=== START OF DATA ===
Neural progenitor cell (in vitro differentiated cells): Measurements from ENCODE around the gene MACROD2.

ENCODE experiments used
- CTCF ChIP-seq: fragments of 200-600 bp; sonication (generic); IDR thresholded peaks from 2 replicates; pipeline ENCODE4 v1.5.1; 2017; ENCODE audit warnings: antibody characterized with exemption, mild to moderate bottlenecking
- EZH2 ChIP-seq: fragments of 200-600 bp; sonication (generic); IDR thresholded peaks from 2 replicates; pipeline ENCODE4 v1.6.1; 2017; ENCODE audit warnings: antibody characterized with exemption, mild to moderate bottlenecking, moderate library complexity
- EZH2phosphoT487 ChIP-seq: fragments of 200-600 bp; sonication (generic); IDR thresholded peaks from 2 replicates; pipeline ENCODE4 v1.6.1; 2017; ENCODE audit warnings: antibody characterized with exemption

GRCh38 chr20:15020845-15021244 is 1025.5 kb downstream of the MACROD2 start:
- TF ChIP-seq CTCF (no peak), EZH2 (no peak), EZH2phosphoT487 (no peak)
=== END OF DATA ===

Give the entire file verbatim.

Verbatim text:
Neural progenitor cell (in vitro differentiated cells): Measurements from ENCODE around the gene MACROD2.

ENCODE experiments used
- CTCF ChIP-seq: fragments of 200-600 bp; sonication (generic); IDR thresholded peaks from 2 replicates; pipeline ENCODE4 v1.5.1; 2017; ENCODE audit warnings: antibody characterized with exemption, mild to moderate bottlenecking
- EZH2 ChIP-seq: fragments of 200-600 bp; sonication (generic); IDR thresholded peaks from 2 replicates; pipeline ENCODE4 v1.6.1; 2017; ENCODE audit warnings: antibody characterized with exemption, mild to moderate bottlenecking, moderate library complexity
- EZH2phosphoT487 ChIP-seq: fragments of 200-600 bp; sonication (generic); IDR thresholded peaks from 2 replicates; pipeline ENCODE4 v1.6.1; 2017; ENCODE audit warnings: antibody characterized with exemption

GRCh38 chr20:15020845-15021244 is 1025.5 kb downstream of the MACROD2 start:
- TF ChIP-seq CTCF (no peak), EZH2 (no peak), EZH2phosphoT487 (no peak)